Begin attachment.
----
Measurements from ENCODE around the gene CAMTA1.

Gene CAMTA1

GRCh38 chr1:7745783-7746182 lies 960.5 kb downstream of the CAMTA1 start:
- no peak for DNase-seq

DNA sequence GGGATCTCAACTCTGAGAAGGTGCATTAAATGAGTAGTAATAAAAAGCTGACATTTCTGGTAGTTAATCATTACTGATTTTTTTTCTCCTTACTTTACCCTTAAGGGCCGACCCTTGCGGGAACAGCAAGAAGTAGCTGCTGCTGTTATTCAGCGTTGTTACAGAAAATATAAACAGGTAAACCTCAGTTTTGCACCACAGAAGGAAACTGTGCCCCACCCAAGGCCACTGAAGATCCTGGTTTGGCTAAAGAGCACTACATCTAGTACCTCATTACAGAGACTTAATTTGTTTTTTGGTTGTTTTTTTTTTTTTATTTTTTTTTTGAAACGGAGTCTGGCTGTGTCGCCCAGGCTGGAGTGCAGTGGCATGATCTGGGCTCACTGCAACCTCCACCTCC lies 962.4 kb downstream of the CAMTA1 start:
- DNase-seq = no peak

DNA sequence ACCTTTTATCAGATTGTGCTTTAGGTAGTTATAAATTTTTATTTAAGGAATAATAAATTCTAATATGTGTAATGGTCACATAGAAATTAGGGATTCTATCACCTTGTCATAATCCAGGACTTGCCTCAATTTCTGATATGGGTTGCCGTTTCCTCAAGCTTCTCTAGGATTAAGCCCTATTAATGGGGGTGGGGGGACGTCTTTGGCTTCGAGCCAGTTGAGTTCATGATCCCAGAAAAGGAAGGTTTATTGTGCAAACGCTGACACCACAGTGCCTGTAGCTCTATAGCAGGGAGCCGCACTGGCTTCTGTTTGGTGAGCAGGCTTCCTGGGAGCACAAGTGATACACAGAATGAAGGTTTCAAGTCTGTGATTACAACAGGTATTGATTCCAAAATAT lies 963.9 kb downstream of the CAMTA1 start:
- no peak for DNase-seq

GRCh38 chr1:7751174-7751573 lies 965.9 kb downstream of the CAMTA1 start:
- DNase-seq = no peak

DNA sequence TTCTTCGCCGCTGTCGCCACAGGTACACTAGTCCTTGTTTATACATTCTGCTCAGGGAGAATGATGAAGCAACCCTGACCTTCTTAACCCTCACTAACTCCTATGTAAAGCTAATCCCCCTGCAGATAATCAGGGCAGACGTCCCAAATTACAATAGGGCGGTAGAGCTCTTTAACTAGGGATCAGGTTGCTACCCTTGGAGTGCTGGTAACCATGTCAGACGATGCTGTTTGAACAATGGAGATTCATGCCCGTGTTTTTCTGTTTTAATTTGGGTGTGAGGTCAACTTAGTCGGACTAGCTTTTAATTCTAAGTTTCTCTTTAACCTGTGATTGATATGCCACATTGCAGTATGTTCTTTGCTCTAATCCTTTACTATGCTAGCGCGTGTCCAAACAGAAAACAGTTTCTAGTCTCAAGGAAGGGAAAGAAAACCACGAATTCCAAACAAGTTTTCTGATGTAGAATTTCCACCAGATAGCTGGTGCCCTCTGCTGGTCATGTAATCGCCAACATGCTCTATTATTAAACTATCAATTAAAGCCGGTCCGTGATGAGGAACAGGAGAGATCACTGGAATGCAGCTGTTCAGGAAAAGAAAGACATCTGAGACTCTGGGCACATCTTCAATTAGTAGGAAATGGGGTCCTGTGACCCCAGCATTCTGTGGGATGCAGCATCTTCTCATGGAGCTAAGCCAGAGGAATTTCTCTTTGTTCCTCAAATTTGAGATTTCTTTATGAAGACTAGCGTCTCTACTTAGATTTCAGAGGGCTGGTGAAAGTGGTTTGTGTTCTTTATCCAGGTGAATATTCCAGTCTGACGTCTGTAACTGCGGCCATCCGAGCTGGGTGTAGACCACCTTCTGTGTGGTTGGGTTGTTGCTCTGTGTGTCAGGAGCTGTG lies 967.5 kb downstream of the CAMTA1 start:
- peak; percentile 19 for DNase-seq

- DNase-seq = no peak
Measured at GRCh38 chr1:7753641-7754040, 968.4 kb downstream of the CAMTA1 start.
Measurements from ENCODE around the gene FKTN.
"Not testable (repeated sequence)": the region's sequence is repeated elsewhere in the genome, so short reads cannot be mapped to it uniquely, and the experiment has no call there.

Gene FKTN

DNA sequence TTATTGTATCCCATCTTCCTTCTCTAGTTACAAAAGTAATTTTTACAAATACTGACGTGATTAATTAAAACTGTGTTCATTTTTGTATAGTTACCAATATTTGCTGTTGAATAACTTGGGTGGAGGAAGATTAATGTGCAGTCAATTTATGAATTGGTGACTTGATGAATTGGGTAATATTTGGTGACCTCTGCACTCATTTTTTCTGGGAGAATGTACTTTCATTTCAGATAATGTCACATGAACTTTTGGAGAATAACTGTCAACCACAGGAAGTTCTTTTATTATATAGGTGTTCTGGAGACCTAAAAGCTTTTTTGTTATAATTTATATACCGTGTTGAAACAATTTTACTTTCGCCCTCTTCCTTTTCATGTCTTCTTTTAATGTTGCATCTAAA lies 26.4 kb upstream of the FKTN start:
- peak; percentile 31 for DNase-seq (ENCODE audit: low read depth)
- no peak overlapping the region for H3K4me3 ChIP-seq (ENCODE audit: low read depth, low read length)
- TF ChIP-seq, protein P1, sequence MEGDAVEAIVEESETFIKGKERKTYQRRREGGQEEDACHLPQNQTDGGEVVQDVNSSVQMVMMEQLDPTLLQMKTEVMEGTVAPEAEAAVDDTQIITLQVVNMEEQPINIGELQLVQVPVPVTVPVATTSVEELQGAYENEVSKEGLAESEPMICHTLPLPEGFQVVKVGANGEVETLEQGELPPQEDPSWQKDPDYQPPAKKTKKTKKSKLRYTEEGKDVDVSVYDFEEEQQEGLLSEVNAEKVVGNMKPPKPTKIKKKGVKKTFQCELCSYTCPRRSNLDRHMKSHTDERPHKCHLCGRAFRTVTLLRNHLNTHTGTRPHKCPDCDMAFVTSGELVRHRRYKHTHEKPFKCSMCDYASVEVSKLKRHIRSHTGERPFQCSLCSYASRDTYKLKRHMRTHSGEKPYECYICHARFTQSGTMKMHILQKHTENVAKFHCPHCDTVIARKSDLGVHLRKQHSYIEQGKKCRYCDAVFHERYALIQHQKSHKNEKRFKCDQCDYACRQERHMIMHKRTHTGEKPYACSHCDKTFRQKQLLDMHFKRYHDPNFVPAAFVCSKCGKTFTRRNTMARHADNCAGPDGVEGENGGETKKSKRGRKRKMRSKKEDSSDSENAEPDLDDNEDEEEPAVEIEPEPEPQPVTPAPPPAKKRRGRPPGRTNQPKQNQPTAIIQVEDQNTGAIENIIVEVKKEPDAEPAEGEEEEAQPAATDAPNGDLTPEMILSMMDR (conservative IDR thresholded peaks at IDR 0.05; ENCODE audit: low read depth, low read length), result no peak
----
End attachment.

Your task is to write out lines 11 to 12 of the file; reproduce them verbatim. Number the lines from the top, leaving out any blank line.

DNA sequence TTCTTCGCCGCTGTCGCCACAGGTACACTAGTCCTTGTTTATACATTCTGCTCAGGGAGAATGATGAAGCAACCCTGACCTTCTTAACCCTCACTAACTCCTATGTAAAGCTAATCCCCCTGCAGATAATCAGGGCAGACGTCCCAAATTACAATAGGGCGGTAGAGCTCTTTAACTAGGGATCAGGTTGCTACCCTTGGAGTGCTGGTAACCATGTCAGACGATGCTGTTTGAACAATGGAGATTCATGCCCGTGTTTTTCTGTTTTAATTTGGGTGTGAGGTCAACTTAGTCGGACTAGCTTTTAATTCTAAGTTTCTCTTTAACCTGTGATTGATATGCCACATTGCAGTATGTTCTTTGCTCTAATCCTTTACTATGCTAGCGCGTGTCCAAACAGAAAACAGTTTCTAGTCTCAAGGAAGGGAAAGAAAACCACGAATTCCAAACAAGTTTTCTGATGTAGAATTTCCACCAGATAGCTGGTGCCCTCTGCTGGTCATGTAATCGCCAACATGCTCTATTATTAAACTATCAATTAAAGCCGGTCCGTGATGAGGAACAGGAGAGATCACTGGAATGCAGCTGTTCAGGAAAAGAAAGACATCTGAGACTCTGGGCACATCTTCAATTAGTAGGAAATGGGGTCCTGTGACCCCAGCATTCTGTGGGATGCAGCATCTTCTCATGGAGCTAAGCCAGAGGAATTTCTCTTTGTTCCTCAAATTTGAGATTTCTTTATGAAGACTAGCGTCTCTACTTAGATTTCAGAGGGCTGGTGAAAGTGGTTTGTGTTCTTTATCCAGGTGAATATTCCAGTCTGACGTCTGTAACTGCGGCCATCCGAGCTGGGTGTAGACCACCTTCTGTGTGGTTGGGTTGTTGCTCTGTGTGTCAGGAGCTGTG lies 967.5 kb downstream of the CAMTA1 start:
- peak; percentile 19 for DNase-seq